Over the last few years, the legal cannabis landscape has changed dramatically. More states across the U.S. have moved to legalize recreational and medicinal marijuana. Canada legalized recreational marijuana use in 2018 and Mexico seems to be following in step. On March 4, 2020, Mexico passed legislation to legalize cannabis in all forms. The bill proceeds to the senate and other regulatory bodies but is expected to be finalized.

With signs pointing to eventual U.S. legalization, North America is poised to become a global leader in the emerging marijuana industry. That industry may still be budding, but some estimates value it to grow globally to $74 billion by 2027. In the U.S. it is expected to grow to $24 billion by 2025. Much of the growth in the cannabis industry can be credited to the influx of companies involved in the production, distribution, and study of legal cannabis.

Investors have the opportunity to place their assets in a number of legal marijuana businesses. And yet, despite all of the hype, there are still reasons for investors to be cautious moving forward. In this article, we break down four questions that you should ask before investing in the legal cannabis industry.

When Will Marijuana Be Legalized in the U.S.?

Recreational marijuana is legal in 11 states in the U.S., Washington D.C., and the U.S. territories of the Northern Mariana Islands and Guam. 33 states have passed bills to allow for regulated medicinal use. States on the west coast may have led the charge, but there are now regions throughout the country where individuals can grow and purchase marijuana legally. Nonetheless, the prospect of a national effort to legalize marijuana remains elusive, even in spite of the fact that more and more individual states are moving in that direction. Investors should keep in mind that federal legalization is by no means guaranteed, and that, in the meantime, companies face highly disparate sets of regulations depending upon where in the country they operate.

How Will Marijuana Be Taxed?

A major point of contention in the debate over the legalization of marijuana is the question of taxes. Taxing marijuana sales stands to provide a tremendous economic boon for states in which marijuana is legal. However, taxes mean an increase in the price of marijuana for the customer. If taxes are too high, or if the balance is not maintained carefully, the demand for marijuana could easily drop off. This would mean lower sales and, for investors in marijuana companies, potential losses.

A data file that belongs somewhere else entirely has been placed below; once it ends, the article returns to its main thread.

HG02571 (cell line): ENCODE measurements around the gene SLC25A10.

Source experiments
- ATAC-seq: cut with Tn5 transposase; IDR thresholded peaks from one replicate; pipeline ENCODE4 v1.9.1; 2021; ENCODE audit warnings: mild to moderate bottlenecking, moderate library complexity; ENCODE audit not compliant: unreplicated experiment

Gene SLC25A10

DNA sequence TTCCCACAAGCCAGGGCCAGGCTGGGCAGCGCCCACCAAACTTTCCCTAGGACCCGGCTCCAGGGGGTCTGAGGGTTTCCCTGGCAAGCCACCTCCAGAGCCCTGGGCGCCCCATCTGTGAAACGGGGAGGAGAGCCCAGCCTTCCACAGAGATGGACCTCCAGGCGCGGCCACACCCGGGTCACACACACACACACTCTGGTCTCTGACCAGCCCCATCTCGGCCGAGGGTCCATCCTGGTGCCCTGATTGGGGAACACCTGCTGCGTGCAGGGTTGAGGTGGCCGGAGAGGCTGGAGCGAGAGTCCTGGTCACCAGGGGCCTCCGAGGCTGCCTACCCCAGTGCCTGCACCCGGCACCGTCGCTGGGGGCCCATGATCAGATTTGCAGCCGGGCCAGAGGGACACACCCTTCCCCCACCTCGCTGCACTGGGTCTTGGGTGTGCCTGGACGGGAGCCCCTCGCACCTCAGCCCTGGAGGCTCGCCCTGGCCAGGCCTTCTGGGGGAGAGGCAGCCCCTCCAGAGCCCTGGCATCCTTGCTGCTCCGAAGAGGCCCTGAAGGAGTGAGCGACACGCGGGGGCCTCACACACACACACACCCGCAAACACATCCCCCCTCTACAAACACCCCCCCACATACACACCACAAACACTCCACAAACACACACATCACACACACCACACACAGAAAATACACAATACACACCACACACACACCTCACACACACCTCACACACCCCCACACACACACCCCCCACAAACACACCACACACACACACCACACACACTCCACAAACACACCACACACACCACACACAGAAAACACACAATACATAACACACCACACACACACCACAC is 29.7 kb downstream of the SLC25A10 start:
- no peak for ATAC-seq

How Are Marijuana Companies Valued?

Many of today's leading marijuana companies are enjoying the benefits of high company valuations. Although that might be enough to convince some investors to get in the game, it's important to keep in mind that company valuations may be largely based on market hype. Because the marijuana industry is relatively new and largely untested, it is unclear whether today's market valuations will settle down around where they're at now. If investors end up overestimating the potential of the legal cannabis sphere, it's likely that those valuations will eventually drop.

How Many Marijuana Companies Will Actually Make It?

Investors looking to take part in the legal cannabis industry should keep in mind that the field is currently quite crowded. Hundreds of companies around the world are vying for dominance in an industry that is still young and developing. In all likelihood, only a few of these companies will ever grow into major market players. Many others will likely maintain small operations or even shutter under market pressure. Some stocks are safer bets than others, but it's incredibly difficult for the everyday investor to predict which companies will come out on top or bottom.

The Bottom Line

Marijuana stocks are incredibly volatile right now, and that means every investment should be taken with extreme caution. Although there are reasons to hesitate when it comes to investing in the legal cannabis industry, many investors also see tremendous opportunities. The question that remains to be seen is whether the potential rewards outweigh the risks involved. Unfortunately, that question can only be answered in retrospect. (For related reading, see: Top Marijuana Stocks for March 2020.)